A 20-year-old gravida 1 at 32 weeks presents for her routine OB visit. She has no medical problems. She is noted to have a blood pressure of 150/96, and her urine dip shows 1+ protein. She complains of a constant headache and vision changes that are not relieved with rest or a pain reliever. The patient is sent to the hospital for further management. At the hospital her blood pressure is 158/98 and she is noted to have tonic-clonic seizure. Which of the following is indicated in the management of this patient?

a. Low-dose aspirin

b. Dilantin (phenytoin)

c. Antihypertensive therapy

d. Magnesium sulfate

e. Cesarean delivery

the answer is below…

The United States Medical Licensing Examination, or USMLE for short, is a three-part licensing examination that is required in order to receive a license to practice medicine within the United States.

The USMLE assesses a physician’s ability to apply knowledge, concepts, and principles, and to determine fundamental patient-centered skills that are important in health and disease and that constitute the basis of safe and effective patient care. Examination committees composed of medical educators and clinicians from across the United States and its territories prepare the examination materials each year.

This exam is designed by the Federation of State Medical Boards and the National Board of Medical Examiners to determine whether or not an individual understands and can apply the knowledge necessary to practice medicine safely and intelligently.

The USMLE is actually comprised of three different exams that are referred to as steps, which examine the individual’s knowledge of specific topics related to the field of medicine such as basic science, medical knowledge, medical skills, clinical science, and the application of all of these skills and areas of knowledge in the medical field.

All three steps of the USMLE include a series of computerized multiple-choice questions, but the format of the exam and the information covered in each multiple-choice section is different for each step of the USMLE. The USMLE Step II also has a clinical skills portion that examines an individual’s ability to work with real patients and the USMLE Step III has a computerized patient simulation portion in addition to the multiple-choice section of the exam. In order for an individual to receive a license to practice medicine, the individual must pass all three steps of the USMLE.

Medical doctors with an M.D. degree are required to pass this examination before being permitted to practice medicine in the United States of America.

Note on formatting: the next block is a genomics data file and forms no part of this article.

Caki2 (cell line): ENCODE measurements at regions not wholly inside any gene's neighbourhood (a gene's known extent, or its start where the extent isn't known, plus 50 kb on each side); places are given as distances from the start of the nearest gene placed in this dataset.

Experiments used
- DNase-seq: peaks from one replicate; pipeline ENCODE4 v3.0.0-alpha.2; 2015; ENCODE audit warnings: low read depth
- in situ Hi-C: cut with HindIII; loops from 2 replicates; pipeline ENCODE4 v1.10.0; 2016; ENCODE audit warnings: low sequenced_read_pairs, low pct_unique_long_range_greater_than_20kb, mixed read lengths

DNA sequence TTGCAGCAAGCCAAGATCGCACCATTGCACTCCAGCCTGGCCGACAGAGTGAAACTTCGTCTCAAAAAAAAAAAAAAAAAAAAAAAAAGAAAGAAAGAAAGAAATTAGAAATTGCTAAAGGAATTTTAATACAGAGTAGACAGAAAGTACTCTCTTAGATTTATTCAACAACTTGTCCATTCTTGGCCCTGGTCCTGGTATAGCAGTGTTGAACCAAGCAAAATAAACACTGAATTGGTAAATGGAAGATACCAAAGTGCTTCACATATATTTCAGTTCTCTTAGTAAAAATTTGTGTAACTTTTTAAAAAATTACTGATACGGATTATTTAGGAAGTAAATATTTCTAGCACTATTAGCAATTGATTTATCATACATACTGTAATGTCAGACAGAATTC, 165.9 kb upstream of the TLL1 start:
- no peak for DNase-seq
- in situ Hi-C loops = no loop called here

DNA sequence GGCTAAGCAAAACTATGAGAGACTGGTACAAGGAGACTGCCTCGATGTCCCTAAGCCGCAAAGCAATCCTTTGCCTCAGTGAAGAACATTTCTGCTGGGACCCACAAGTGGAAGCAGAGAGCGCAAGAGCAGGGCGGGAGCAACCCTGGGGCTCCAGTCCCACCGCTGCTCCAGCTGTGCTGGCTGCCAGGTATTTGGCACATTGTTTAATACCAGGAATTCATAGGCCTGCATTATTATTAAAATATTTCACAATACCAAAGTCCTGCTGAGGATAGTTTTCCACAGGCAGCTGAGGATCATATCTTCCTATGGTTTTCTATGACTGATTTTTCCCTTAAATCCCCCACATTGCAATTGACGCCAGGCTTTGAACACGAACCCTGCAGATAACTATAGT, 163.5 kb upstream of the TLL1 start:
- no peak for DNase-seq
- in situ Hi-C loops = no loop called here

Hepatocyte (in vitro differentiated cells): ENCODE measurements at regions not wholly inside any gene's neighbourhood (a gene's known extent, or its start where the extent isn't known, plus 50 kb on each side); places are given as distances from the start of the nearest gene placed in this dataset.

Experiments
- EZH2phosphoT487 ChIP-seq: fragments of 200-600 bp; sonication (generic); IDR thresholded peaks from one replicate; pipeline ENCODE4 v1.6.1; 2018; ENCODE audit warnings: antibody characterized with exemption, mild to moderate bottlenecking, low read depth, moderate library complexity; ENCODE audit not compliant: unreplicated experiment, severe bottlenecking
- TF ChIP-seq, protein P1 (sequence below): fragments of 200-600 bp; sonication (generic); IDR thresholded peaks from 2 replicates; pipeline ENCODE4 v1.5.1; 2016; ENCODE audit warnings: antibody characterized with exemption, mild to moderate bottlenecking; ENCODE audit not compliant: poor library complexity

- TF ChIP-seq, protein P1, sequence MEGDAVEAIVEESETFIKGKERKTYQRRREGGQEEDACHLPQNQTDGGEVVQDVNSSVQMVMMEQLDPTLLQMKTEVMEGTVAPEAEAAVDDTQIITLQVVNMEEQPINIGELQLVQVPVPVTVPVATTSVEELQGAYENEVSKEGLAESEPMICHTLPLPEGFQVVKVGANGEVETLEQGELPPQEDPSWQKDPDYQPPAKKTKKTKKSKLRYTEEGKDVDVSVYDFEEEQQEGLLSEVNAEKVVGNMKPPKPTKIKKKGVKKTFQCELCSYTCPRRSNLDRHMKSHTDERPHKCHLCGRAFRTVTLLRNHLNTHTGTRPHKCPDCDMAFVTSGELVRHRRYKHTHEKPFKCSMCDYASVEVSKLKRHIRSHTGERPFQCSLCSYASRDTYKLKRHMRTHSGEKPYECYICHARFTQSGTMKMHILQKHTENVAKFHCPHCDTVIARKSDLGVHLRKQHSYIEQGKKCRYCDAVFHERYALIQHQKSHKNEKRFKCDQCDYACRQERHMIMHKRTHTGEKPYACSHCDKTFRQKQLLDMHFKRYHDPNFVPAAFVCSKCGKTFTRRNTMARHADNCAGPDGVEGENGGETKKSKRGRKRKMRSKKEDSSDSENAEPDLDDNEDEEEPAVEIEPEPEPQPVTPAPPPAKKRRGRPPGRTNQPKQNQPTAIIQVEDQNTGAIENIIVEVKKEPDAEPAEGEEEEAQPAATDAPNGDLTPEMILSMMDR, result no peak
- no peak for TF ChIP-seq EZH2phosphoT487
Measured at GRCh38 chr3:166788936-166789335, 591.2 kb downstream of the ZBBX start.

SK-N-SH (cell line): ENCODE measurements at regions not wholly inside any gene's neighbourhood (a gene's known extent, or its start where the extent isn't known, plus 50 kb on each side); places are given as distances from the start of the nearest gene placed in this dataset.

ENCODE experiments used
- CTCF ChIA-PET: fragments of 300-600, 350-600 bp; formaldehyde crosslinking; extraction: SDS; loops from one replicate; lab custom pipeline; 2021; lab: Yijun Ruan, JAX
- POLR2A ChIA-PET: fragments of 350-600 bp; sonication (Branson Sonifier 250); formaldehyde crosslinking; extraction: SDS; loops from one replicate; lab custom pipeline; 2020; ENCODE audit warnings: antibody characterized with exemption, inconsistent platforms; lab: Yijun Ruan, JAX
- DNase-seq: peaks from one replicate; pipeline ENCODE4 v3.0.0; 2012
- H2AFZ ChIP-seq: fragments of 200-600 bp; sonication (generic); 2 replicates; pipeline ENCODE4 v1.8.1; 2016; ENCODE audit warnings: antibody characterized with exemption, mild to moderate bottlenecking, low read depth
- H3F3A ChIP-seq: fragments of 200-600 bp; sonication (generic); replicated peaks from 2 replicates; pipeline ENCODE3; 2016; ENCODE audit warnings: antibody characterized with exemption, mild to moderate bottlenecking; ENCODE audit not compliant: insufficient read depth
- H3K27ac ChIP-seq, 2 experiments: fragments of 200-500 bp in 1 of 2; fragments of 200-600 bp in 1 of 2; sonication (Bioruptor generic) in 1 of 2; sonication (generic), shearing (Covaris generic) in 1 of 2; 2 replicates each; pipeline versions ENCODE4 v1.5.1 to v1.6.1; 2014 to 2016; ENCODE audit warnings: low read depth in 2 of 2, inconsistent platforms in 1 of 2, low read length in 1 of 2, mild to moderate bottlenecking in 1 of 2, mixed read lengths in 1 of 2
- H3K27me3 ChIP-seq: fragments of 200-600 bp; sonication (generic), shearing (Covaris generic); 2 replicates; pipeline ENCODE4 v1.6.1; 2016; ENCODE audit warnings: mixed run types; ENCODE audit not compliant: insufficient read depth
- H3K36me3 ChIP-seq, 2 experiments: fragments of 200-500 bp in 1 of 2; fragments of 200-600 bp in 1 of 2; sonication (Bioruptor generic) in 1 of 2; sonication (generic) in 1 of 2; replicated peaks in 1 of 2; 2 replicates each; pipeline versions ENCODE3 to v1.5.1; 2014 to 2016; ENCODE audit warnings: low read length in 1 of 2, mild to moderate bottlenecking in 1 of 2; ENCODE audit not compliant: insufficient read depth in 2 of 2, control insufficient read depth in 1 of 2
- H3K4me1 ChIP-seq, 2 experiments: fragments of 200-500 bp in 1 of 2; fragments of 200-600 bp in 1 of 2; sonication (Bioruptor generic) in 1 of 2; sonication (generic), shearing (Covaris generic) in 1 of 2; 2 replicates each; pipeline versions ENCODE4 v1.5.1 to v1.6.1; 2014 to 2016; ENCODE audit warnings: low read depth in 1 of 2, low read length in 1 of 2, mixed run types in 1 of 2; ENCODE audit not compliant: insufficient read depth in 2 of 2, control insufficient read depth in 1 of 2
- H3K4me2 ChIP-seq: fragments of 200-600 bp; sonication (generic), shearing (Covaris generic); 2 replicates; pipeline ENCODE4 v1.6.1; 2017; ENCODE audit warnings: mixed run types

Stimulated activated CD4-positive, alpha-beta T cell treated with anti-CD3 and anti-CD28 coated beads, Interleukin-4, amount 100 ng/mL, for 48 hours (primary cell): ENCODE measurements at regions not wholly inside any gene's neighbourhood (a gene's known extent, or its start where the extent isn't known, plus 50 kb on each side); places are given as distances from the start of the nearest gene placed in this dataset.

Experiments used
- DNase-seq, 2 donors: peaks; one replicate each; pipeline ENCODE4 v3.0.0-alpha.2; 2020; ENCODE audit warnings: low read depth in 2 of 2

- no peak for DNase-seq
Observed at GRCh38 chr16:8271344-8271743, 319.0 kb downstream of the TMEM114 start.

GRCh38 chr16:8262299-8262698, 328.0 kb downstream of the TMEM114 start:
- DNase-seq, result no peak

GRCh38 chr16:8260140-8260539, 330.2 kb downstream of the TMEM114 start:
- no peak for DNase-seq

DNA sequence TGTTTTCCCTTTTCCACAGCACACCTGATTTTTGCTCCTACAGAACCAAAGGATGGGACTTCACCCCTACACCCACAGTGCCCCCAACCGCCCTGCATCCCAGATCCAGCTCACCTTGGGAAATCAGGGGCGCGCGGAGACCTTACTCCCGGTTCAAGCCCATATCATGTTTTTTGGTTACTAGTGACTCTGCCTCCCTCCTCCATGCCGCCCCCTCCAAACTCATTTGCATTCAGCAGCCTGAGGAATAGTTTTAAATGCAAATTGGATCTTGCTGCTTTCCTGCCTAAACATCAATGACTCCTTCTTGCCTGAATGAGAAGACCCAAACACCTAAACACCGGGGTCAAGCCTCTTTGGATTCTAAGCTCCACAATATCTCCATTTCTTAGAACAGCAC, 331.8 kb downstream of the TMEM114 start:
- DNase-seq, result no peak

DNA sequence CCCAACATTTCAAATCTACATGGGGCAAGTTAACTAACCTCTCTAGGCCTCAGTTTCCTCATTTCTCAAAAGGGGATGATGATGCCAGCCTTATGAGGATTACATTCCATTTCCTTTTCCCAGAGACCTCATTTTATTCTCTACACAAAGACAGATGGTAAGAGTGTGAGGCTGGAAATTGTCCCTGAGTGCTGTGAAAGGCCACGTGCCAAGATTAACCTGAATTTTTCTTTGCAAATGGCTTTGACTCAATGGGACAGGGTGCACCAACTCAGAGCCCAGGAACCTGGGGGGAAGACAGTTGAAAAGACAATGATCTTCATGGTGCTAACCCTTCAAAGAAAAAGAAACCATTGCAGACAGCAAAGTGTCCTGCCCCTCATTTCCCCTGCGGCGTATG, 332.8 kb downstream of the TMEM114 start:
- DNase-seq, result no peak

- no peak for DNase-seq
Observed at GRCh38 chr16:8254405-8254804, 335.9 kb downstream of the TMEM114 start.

The correct answer is d; Magnesium sulfate.[1]

This patient has eclampsia. She requires delivery. Magnesium sulfate is given for seizure prophylaxis. Antihypertensive therapy is usually initiated for systolic blood pressure >160 or diastolic blood pressure >110.

Preeclampsia is a syndrome of hypertension and proteinuria that can be associated with other signs and symptoms, such as visual disturbances, headaches, epigastric pain, and laboratory abnormalities ,such as hemolysis, elevated liver enzyme, and low platelets (HELLP syndrome). Criteria for the diagnosis of preeclampsia include blood pressure of 140 mmHg systolic or higher or 90 mmHg or higher that occurs after 20 weeks of gestation in a woman with previously normal blood pressure. Proteinuria is defined as urinary excretion of 300 mg or higher on a 24-h urine specimen.

The diagnosis of severe preeclampsia is made if one or more of the following criteria is present: blood pressure 160 mmHg systolic or higher or 110 mmHg diastolic or higher, proteinuria of 5 g or more on a 24-h urine collection or 3+ or greater on random urine samples, oliguria of less than 500 mL in 24 h, cerebral or visual disturbances, pulmonary edema or cyanosis, epigastric or right upper quadrant pain, impaired liver function, thrombocytopenia, or fetal growth restriction.

The incidence of preeclampsia is 5% – to – 8% and primarily occurs in first pregnancies. Risk factors include chronic hypertension, pregestational diabetes, multifetal gestations, vascular and connective tissue disease, nephropathy, antiphospholipid syndrome, obesity, older age, and African American race.

Eclampsia is the presence of new-onset grand mal seizures in a woman with preeclampsia. Women with eclampsia should be stabilized quickly; magnesium sulfate should be started to prevent further seizures; and antihypertensives should be used to control blood pressure. The patient should be delivered in a timely fashion, and the method of delivery should depend on factors such as gestational age, fetal presentation, and cervical exam. Cesarean delivery is not always necessary.

Magnesium sulfate has been shown in randomized control trials to be better than phenytoin or diazepam at preventing seizures.

Low-dose aspirin and calcium supplementation have not been shown to be beneficial in preventing preeclampsia.

Antihypertensive therapy